The Eberly College of Arts and Sciences will present the Inaugural Gandhi-King Lecture on International Relations and Peace Studies on Wednesday, Oct. 28 at 7:30 p.m. in Brooks Hall Room 202 on the downtown campus. The lecture series will become an annual event.

George A. Lopez, 2009-2010 Jennings Randolph Senior Fellow with the United States Institute of Peace, will explore the relevance of the ideas of Mahatma Gandhi and Martin Luther King, Jr. as they relate to the contemporary issues of terrorism and weapons proliferation, and the teaching of peace studies.

Lopez is widely recognized as one of the premier peace researchers in the United States. He is a founding faculty member of the Kroc Institute for International Peace Studies at the University of Notre Dame, where he holds the Rev. Theodore M. Hesburgh, CSC Chair in Peace Studies. His research interests focus primarily on the problems of state violence and coercion, specifically economic sanctions, gross violations of human rights and ethics and the use of force.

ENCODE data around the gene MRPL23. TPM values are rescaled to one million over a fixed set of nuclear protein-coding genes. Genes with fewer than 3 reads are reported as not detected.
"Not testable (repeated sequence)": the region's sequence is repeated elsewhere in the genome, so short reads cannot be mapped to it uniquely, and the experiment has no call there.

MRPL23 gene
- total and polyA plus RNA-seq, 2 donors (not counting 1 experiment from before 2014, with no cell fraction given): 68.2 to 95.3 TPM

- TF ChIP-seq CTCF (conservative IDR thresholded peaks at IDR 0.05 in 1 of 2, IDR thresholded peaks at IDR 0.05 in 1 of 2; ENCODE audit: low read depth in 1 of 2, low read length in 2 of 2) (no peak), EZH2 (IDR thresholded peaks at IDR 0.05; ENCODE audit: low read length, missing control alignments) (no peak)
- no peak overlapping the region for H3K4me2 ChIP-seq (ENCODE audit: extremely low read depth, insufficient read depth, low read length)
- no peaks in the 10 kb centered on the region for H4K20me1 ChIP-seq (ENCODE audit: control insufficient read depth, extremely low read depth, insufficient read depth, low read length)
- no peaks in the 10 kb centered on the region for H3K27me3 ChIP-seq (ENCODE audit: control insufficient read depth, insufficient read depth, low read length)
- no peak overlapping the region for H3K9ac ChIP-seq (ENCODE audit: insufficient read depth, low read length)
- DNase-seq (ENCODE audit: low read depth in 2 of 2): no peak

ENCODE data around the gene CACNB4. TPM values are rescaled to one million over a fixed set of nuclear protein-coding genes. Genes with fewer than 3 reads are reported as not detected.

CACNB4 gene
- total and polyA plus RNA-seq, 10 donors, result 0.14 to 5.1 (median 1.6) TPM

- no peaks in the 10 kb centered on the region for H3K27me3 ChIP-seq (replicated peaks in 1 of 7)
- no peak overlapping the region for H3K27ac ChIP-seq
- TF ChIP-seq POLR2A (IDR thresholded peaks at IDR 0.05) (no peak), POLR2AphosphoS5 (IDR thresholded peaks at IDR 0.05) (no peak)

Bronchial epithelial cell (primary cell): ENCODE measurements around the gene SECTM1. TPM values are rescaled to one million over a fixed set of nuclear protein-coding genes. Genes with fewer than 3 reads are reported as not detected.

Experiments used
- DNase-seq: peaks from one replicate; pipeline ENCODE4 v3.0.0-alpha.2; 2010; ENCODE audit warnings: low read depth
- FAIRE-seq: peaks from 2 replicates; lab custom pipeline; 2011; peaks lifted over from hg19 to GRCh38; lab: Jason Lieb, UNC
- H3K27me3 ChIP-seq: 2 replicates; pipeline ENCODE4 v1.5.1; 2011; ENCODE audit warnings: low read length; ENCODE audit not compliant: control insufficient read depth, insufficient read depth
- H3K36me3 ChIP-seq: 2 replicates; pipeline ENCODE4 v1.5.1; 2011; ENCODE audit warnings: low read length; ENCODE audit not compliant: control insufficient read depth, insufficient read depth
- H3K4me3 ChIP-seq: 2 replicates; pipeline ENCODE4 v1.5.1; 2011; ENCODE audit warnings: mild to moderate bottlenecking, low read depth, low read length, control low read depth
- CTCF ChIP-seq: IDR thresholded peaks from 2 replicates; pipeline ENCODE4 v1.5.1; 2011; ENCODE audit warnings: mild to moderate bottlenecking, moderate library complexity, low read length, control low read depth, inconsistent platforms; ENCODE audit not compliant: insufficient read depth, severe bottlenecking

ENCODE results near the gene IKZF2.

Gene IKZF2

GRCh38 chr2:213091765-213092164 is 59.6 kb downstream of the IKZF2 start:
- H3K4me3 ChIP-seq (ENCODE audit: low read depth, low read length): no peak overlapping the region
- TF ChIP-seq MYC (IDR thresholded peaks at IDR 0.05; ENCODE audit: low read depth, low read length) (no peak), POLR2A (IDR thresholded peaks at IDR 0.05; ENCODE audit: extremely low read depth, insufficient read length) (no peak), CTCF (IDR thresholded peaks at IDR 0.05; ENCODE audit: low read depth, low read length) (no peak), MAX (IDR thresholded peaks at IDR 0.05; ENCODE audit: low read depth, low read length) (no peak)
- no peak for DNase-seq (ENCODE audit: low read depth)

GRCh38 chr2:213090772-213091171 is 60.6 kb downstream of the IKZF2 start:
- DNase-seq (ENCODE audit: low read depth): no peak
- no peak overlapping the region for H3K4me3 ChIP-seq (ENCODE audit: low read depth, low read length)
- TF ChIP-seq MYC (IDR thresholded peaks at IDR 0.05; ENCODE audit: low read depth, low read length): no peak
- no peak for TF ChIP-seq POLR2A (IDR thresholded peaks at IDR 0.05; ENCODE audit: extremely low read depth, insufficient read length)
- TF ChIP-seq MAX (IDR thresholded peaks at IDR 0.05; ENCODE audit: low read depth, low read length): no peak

Lopez wrote and co-edited Winning Without War: Sensible Security Options for Dealing with Iraq with David Cortright and Alistair Millar in October 2002. This policy brief was called the most influential document for those favoring an alternative to war with Iraq.

Since 2001, much of his writing has been devoted to debates “in the public square” regarding ethics and the use of force in the global war on terror, Iraq and elsewhere. His commentaries have been published in the New York Times, the LA Times, the Chicago Tribune, the Boston Globe, the Christian Science Monitor, and the Indianapolis Star. In 2005 and 2006, La Opinion published a series of monthly editorials by Lopez. Longer essays on these themes have appeared in Sojourner’s, America and Commonweal magazines.

One of Notre Dame’s most popular and innovative teachers, George Lopez is a two-time winner of the Kaneb Teaching Award (2001, 2004), the American Political Science Association and Pi Sigma Alpha teaching award (2005), and the Notre Dame Student Government Frank O’Malley Teaching Award (2008).

The United States Institute of Peace (USIP) is an independent, nonpartisan, national institution established and funded by Congress. Its goals are to help prevent and resolve violent international conflicts, promote post-conflict stability and development, and increase conflict management capacity, tools and intellectual capital worldwide.

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CONTACT: Rebecca Herod, Eberly College of Arts and Sciences
304-293-7405 ext. 5251,